Catching our breath for a second, it's easy to find a plethora of articles that detail the fallacy of this kind of thinking. Newspaper titles like, "Successful people openly lie about what it takes," books with names like "Outliers: The Story of Success" (which talks about the 10,000 hour rule), and adages like, "practice makes perfect," all show a different side of the story. 

Similarly, the idea that "geniuses" are always successful is a complete misunderstanding of the situation. As this article, "Why the smartest people often fail at work," indicates, being smart doesn't always mean being the best. In fact, those IQ tests can be used to measure certain aspects with statistically significant results, it has been shown that the relationship between IQ and income is probably not what many people think it is.  

Real world example of hard work

I originally wanted to pull an example from mathematics, a field overflowing with stories of prodigies, but it's a bit cliché. So, I'll turn to words instead of numbers!

nihar janga - spelling bee champNihar Janga was the 2016 Spelling Bee co-champion. It's easy to think that an 11-year-old correctly prattling off the spelling of words as convoluted and unfamiliar as gesellschaft, Feldenkrais, and pneumatomachy is a sure sign of genius. I mean, how could it be anything else when I, a college graduate, still sometimes mix up breath and breathe?!

But behind the veil we can see a different story. In his article, Chris Weller details some of the contributing factors that have led the co-champion to victory. He mentions, "two to three years of continuous training translated into NSF 9-year-old having thousands more words under their belt." Likewise, the article details how the kids will "spend time studying not just ordinary dictionaries, but dictionaries made up solely of prefixes and suffixes [too]."

There are a few important details to single out from those sentences. The operative words here are "training" and "studying." These kids didn't wake up one day with the knowledge of how to spells words suddenly branded into their brains. They learned it through effort! Similarly, studying prefix dictionaries doesn't really jive with our Hollywood-inspired notion of the confident and carefree genius. Stereotypes notwithstanding, you would be hard-pressed to find a skill out there that didn't come with a hefty helping of grunt work and tedium. 

 

Quirks of neurobiology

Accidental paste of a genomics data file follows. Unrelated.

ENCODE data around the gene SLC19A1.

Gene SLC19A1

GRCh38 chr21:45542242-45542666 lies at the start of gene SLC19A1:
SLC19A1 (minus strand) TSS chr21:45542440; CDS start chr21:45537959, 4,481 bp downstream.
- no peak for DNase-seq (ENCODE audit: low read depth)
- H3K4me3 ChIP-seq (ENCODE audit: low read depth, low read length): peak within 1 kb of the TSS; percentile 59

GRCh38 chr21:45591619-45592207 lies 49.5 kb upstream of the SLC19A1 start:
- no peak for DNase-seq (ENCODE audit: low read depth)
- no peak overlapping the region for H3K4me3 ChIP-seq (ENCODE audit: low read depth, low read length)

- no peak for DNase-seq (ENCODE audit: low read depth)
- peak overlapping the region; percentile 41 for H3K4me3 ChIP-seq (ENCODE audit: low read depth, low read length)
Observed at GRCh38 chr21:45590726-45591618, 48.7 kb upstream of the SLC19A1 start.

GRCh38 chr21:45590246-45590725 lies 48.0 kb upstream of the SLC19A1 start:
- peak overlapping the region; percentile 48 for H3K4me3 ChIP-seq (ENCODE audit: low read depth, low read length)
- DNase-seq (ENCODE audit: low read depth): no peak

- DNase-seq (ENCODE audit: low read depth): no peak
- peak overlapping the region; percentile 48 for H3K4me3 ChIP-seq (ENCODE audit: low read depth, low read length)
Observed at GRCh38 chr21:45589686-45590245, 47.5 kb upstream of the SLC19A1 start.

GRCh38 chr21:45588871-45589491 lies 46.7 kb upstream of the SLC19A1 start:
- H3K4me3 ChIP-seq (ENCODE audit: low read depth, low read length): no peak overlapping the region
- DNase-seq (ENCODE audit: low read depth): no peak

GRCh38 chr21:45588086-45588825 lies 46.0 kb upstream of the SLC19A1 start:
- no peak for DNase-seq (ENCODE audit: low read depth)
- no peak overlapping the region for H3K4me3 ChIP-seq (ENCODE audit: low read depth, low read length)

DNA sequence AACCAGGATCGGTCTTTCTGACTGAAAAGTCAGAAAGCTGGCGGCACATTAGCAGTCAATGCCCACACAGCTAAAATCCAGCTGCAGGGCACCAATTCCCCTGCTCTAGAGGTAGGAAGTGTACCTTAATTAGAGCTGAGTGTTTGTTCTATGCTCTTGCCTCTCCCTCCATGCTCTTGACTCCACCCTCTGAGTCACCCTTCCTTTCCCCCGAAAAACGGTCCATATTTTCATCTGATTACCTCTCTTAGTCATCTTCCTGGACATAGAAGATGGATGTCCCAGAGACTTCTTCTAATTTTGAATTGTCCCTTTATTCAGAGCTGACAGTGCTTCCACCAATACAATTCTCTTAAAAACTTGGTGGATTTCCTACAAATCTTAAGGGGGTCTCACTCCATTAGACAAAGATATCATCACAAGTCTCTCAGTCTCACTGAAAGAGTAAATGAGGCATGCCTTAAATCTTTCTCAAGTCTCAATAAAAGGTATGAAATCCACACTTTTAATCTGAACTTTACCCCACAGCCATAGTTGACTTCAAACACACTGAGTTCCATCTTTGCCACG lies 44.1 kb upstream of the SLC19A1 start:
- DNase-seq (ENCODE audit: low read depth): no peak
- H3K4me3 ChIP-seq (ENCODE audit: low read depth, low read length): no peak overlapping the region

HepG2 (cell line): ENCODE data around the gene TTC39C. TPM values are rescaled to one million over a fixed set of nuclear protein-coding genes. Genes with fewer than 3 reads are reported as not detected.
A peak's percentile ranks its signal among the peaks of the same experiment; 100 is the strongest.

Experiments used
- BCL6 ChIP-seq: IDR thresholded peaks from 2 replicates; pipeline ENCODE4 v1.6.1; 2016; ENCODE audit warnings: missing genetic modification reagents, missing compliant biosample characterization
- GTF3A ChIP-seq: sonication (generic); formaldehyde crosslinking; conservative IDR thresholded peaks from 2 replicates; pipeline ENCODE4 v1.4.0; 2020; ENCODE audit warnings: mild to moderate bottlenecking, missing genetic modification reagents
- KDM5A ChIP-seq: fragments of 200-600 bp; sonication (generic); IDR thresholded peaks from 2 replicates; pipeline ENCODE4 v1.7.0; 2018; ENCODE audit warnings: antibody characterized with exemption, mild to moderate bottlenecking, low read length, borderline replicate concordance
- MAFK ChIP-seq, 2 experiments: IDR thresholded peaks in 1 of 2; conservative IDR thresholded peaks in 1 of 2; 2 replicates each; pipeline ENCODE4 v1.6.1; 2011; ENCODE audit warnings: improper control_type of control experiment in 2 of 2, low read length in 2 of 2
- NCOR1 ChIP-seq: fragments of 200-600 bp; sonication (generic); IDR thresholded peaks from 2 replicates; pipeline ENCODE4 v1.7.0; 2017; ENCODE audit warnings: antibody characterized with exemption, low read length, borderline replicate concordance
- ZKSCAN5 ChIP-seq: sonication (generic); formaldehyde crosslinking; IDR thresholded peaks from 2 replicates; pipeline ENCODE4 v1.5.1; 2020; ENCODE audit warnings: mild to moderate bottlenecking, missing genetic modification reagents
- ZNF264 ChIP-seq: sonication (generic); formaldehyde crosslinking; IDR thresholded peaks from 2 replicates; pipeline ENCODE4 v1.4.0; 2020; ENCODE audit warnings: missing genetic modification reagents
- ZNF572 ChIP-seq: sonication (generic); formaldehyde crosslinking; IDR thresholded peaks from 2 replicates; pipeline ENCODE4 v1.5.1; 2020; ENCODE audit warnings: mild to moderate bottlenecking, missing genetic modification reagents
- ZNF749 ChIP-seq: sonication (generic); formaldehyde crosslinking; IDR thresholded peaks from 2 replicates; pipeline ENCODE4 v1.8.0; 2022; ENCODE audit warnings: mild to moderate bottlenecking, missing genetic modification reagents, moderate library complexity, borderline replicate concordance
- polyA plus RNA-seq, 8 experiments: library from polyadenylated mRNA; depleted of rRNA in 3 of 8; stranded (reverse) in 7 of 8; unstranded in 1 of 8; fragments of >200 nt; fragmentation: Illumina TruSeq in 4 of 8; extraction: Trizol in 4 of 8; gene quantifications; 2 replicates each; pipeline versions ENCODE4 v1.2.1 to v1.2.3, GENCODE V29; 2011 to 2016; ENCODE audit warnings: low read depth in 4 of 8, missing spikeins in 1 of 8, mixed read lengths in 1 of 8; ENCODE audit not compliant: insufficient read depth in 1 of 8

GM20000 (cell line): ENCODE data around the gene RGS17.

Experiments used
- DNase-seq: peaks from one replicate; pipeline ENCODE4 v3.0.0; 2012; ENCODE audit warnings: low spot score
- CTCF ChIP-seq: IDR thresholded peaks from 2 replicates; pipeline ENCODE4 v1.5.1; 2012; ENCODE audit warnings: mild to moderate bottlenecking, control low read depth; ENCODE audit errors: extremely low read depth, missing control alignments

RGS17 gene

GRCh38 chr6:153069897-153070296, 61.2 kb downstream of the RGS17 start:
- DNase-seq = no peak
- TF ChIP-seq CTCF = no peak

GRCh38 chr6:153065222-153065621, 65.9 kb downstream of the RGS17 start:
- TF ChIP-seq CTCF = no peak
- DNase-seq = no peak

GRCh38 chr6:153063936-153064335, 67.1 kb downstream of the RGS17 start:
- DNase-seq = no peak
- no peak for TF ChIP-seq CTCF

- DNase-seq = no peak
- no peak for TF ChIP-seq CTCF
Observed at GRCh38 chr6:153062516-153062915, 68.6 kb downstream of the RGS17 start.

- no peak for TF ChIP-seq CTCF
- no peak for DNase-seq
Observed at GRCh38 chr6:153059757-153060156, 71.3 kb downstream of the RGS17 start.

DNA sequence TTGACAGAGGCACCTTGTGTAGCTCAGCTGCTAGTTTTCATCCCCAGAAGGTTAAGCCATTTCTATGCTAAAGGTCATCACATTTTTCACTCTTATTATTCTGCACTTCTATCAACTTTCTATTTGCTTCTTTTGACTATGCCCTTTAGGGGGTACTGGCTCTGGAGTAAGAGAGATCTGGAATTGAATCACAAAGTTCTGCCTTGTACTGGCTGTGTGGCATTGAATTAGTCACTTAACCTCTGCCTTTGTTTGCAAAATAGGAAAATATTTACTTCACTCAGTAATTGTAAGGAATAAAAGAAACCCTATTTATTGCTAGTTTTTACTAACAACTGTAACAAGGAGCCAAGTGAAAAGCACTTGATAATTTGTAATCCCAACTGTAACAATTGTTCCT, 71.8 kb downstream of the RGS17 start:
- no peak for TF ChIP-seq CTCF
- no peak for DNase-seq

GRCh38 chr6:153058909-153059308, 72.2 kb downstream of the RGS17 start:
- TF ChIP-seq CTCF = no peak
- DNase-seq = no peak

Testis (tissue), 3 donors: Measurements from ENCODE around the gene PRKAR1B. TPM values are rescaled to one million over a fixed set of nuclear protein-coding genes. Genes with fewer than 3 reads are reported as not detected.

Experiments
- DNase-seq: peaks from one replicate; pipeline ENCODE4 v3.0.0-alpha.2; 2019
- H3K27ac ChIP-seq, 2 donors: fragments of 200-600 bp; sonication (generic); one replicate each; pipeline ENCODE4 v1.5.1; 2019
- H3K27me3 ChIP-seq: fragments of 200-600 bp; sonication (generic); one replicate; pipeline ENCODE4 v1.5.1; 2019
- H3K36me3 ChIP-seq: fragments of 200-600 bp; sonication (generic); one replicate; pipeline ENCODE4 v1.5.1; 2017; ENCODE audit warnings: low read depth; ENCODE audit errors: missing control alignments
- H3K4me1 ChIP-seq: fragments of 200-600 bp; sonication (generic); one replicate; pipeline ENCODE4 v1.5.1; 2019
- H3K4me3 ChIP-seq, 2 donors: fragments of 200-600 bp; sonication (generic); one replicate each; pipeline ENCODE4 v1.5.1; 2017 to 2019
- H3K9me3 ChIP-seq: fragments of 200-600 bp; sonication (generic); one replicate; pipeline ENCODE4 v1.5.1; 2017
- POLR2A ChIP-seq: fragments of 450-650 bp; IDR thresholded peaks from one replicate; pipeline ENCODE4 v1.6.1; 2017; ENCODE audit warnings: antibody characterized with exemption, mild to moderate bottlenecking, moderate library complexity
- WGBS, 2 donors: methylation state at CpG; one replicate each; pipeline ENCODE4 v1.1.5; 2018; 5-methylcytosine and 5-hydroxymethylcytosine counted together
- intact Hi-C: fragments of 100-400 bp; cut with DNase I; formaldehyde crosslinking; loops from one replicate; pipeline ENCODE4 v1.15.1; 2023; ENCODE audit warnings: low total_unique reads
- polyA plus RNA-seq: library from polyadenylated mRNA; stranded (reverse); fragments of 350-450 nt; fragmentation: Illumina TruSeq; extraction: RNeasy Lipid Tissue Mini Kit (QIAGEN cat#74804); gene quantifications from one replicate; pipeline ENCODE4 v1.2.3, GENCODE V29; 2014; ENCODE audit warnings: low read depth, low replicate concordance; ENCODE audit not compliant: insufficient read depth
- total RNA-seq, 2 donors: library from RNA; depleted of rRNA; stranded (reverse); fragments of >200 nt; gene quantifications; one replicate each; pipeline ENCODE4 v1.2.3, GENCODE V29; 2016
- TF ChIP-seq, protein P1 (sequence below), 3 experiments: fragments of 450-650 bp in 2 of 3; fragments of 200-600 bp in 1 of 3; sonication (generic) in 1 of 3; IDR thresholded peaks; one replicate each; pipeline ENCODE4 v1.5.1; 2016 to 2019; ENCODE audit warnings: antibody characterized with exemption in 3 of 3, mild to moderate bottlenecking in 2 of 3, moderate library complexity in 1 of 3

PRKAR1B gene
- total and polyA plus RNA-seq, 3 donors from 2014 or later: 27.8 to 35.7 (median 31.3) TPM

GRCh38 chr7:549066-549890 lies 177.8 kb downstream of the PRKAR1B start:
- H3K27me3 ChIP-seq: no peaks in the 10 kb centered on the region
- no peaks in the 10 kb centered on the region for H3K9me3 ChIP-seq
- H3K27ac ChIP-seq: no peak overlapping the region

Ok, so maybe Nihar is just an incredibly ambitious and hardworking student after all. To many, that might sound like an insult. But to me, this is even more extraordinary than being a "natural born" genius. Nihar poured hundreds of hours into his craft. Like a rags-to-riches story, isn't that more admirable than someone who was just born into it? Furthermore, Nihar's effort is uplifting for another reason: it shows that we can do it too! No longer a right of birth, self-improvement and even "genius" are more in our reach than we thought! 

But what about the REAL geniuses, like Kim Peek (who could read two pages of a book simultaneously in under 10 seconds and recite them with 99% accuracy) or Stephen Wiltshire (who can draw astonishingly detailed pictures with photo-realistic accuracy after seeing a cityscape for just a few moments)? Because these people represent the top 1% of 1% of 1%, I'm going to afford them a proportionately small segment in this article. 

picture drawn by Stephen Wiltshire

First, in a staggeringly high number of such cases, the quirks of neurobiology that gifted them with such extraordinary abilities has also taken something valuable away from them. Kim Peek might have only needed 10 seconds to mentally figure out which day of the week it was 3,000 years ago, but he couldn't button his shirt. 

Second, because of the absolute rarity of these instances, it's completely nonsensical to use them as a basis for understanding our own minds. There's nothing we can readily glean from their experiences. Yes, there are undeniable benefits to researching their minds and using such findings to better understand ours. But for the average Joe, the more useful takeaway is that they cannot be used as model for how to live our lives. 

Interest: where working smart and working hard bring the best results 

Thus far, I have tried to accomplish two main goals. First, I tried to show that hard work is the wind at any "natural-born" genius's back (if they exist). Second, that anyone who lies so unfathomably far from the abilities of ordinary people is of exceedingly limited use in understanding how to live our lives.